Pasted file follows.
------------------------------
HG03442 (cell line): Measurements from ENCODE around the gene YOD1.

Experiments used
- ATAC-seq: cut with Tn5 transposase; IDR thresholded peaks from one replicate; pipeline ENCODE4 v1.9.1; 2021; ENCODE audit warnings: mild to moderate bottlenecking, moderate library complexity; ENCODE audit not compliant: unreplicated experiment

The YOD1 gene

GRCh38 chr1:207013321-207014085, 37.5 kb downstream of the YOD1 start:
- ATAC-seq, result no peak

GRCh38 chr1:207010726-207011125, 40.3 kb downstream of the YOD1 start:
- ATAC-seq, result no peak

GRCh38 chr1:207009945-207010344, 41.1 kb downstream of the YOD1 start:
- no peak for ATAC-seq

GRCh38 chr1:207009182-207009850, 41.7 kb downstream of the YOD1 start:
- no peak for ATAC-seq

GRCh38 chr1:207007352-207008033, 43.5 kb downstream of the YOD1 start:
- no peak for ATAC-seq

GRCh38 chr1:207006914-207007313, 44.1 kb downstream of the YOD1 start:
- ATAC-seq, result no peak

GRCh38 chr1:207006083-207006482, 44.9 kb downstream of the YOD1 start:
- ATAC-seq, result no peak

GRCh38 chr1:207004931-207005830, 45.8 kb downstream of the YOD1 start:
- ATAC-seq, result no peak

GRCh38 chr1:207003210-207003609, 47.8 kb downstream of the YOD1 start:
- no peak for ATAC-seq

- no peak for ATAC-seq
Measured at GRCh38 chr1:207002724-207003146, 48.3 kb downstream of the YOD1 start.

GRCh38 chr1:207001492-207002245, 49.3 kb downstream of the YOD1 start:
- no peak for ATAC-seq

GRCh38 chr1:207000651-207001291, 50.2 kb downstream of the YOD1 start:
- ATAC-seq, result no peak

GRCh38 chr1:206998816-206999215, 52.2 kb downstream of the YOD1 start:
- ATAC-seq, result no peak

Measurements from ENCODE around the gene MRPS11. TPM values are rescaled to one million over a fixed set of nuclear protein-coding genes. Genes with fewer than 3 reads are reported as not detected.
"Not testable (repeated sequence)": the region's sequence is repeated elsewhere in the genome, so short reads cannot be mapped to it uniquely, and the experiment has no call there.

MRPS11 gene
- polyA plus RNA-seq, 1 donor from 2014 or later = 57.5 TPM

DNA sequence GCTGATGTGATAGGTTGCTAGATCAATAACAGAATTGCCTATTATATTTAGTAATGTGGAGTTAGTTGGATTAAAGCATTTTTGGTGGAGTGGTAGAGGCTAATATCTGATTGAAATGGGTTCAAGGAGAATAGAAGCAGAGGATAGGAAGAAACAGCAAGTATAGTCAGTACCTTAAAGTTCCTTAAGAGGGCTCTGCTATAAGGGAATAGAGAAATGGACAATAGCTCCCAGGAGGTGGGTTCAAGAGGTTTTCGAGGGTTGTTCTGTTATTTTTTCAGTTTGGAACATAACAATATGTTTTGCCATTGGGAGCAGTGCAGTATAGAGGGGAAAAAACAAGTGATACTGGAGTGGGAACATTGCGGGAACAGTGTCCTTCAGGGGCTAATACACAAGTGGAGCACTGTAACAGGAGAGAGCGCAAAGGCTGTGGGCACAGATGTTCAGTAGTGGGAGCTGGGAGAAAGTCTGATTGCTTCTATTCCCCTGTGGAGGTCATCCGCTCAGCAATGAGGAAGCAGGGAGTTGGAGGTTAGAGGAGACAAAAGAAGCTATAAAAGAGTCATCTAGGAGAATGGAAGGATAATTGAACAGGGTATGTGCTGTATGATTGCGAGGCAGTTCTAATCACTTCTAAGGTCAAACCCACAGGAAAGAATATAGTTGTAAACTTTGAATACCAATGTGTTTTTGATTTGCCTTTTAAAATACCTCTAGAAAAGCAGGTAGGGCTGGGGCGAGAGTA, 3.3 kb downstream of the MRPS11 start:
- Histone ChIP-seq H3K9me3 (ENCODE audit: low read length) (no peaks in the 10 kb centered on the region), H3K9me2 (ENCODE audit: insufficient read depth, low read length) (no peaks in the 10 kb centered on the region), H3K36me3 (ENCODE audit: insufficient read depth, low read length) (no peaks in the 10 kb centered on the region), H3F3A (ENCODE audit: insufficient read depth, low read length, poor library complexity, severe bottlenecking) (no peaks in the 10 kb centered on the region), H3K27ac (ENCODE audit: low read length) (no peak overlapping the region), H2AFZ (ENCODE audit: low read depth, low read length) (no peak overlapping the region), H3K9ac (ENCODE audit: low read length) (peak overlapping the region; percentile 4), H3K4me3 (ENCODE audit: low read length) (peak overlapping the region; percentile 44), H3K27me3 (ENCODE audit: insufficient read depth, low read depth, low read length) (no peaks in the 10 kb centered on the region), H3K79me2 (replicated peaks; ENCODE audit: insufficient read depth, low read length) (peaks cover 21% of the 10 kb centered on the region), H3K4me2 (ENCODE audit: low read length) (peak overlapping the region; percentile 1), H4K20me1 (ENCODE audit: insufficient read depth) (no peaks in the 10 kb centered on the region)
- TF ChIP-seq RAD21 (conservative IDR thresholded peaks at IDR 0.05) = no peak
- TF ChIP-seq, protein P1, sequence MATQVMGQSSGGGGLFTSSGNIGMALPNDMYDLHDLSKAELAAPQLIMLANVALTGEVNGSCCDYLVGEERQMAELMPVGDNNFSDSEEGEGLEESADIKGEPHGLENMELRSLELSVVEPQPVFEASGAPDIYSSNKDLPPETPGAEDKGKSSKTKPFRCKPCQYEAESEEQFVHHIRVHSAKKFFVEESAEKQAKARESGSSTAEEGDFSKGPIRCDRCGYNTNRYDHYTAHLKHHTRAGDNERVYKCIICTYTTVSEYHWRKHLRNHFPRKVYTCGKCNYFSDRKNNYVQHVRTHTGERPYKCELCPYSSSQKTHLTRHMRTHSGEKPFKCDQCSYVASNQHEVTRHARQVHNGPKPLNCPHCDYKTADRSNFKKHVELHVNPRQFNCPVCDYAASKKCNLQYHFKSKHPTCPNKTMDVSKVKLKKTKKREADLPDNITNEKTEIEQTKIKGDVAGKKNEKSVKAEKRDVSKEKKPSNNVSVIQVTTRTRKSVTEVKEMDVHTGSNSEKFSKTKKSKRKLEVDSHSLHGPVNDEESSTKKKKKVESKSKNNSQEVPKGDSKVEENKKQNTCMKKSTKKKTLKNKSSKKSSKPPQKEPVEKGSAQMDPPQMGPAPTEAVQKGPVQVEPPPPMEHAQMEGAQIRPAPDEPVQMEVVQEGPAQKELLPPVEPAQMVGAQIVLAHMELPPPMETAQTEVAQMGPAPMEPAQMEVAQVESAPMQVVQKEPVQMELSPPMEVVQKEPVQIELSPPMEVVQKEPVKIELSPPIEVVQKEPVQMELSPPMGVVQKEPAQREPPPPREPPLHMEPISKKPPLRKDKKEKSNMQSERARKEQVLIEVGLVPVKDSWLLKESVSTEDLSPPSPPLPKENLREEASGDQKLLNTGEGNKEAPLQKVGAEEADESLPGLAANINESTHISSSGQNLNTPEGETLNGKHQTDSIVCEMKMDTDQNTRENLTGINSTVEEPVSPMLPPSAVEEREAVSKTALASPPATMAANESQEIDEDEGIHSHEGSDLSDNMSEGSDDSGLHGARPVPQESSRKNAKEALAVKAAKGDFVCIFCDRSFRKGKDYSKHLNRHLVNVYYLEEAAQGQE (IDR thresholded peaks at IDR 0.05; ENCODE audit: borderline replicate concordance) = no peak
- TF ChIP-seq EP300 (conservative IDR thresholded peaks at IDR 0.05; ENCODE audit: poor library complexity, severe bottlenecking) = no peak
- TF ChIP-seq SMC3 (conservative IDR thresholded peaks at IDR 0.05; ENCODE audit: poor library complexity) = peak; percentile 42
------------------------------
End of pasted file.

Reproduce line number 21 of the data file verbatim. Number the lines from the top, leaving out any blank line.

GRCh38 chr1:207003210-207003609, 47.8 kb downstream of the YOD1 start: